It is not all that surprising, however, that the section of his act that I enjoyed the most was his discussion of religion. Having watched Maher’s documentary Religulous, I was well aware of what his views are on religion. However, since this is a topic that gets a lot less coverage, the jokes didn’t feel as well-worn as the political material. A lot of the jokes were somewhat predictable if you are familiar with Maher’s background, but still novel enough that they were the funniest of the observations that he made. It was smart of his to close out the show with this material as I thought it ended the night on a high note.

The audience for Maher appeared to have self-selected themselves as those who would be the most responsive and enthusiastic to his material. In some ways this lowered the level of difficulty for Maher, as pretty much anything he said was going to be greeted with applause. People like to have their world view reinforced and he seemed to do that for most people. I’m not sure that he couldn’t have just stood on stage and said “Republicans….am I right?” and brought the house down. There appeared to be only one woman who had a problem with anything that Maher said, though that may have been the booze talking. She piped up one too many times and Maher finally shot her down, which was appreciated since she was super annoying and distracting.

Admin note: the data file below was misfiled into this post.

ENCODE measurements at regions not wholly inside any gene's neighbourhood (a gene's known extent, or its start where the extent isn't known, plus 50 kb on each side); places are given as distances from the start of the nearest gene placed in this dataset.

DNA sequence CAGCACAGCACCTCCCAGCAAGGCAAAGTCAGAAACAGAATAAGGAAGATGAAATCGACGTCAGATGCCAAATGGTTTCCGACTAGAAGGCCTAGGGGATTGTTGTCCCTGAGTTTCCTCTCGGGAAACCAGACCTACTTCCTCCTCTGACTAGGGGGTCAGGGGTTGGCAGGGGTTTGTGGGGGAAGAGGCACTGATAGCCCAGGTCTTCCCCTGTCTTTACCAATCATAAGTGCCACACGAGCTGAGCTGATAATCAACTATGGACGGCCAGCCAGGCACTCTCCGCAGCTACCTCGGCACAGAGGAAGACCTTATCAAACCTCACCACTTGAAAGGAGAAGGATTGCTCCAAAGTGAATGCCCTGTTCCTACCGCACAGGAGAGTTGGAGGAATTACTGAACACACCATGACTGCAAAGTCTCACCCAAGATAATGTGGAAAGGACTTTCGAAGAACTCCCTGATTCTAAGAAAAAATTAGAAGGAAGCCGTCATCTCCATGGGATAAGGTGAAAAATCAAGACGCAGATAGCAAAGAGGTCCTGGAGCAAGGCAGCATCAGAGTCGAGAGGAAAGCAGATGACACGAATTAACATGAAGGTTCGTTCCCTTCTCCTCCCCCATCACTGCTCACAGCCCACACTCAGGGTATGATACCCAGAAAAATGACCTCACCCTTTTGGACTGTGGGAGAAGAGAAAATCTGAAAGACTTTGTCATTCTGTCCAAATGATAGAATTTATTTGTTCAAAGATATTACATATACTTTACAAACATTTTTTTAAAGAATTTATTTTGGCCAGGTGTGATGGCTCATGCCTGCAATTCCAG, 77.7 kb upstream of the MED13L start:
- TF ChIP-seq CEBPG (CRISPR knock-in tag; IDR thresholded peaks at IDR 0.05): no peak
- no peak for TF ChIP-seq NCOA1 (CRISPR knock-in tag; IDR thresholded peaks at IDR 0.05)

I’m not saying that I failed to laugh at all during the show or that I didn’t have fun. I confess that I chuckled several times throughout the night. But for someone who does such a good job of keeping up on current events, his act just didn’t seem that current. Maybe I’m just not the target audience for his stand up; for people that don’t watch The Daily Show or The Colbert Report, the topics covered might have been more salient and less a rehash of material done by others. To me, making jokes about Donald Trump’s hair is just kind of lazy and hackneyed and I expected more from Maher. This tour seemed more like preaching to the choir than any sort of sophisticated observations. That’s fine, but not what I was looking for. I go to a lot of comedy shows so perhaps my expectations have been raised by the more cutting edge material that I’ve seen. Maher joked that this tour was a way to recoup money that he lost in a bet, but that might not be too far off. Though his delivery was solid and he was generally entertaining, the material felt like a guy recycling his act from 2010 for a payday.